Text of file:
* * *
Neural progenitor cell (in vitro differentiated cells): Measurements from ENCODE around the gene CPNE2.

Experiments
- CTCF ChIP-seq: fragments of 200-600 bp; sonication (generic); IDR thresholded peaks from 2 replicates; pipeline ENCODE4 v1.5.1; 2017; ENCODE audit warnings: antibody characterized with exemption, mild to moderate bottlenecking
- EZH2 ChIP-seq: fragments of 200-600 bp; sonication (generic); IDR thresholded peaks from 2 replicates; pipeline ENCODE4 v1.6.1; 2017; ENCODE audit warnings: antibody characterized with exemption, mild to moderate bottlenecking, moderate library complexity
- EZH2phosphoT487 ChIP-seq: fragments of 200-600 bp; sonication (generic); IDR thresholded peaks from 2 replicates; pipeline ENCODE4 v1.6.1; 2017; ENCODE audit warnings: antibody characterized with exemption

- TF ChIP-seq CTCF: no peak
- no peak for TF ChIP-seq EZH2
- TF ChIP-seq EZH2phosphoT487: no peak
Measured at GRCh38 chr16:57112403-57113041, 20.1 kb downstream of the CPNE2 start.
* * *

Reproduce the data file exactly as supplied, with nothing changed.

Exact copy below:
Neural progenitor cell (in vitro differentiated cells): Measurements from ENCODE around the gene CPNE2.

Experiments
- CTCF ChIP-seq: fragments of 200-600 bp; sonication (generic); IDR thresholded peaks from 2 replicates; pipeline ENCODE4 v1.5.1; 2017; ENCODE audit warnings: antibody characterized with exemption, mild to moderate bottlenecking
- EZH2 ChIP-seq: fragments of 200-600 bp; sonication (generic); IDR thresholded peaks from 2 replicates; pipeline ENCODE4 v1.6.1; 2017; ENCODE audit warnings: antibody characterized with exemption, mild to moderate bottlenecking, moderate library complexity
- EZH2phosphoT487 ChIP-seq: fragments of 200-600 bp; sonication (generic); IDR thresholded peaks from 2 replicates; pipeline ENCODE4 v1.6.1; 2017; ENCODE audit warnings: antibody characterized with exemption

- TF ChIP-seq CTCF: no peak
- no peak for TF ChIP-seq EZH2
- TF ChIP-seq EZH2phosphoT487: no peak
Measured at GRCh38 chr16:57112403-57113041, 20.1 kb downstream of the CPNE2 start.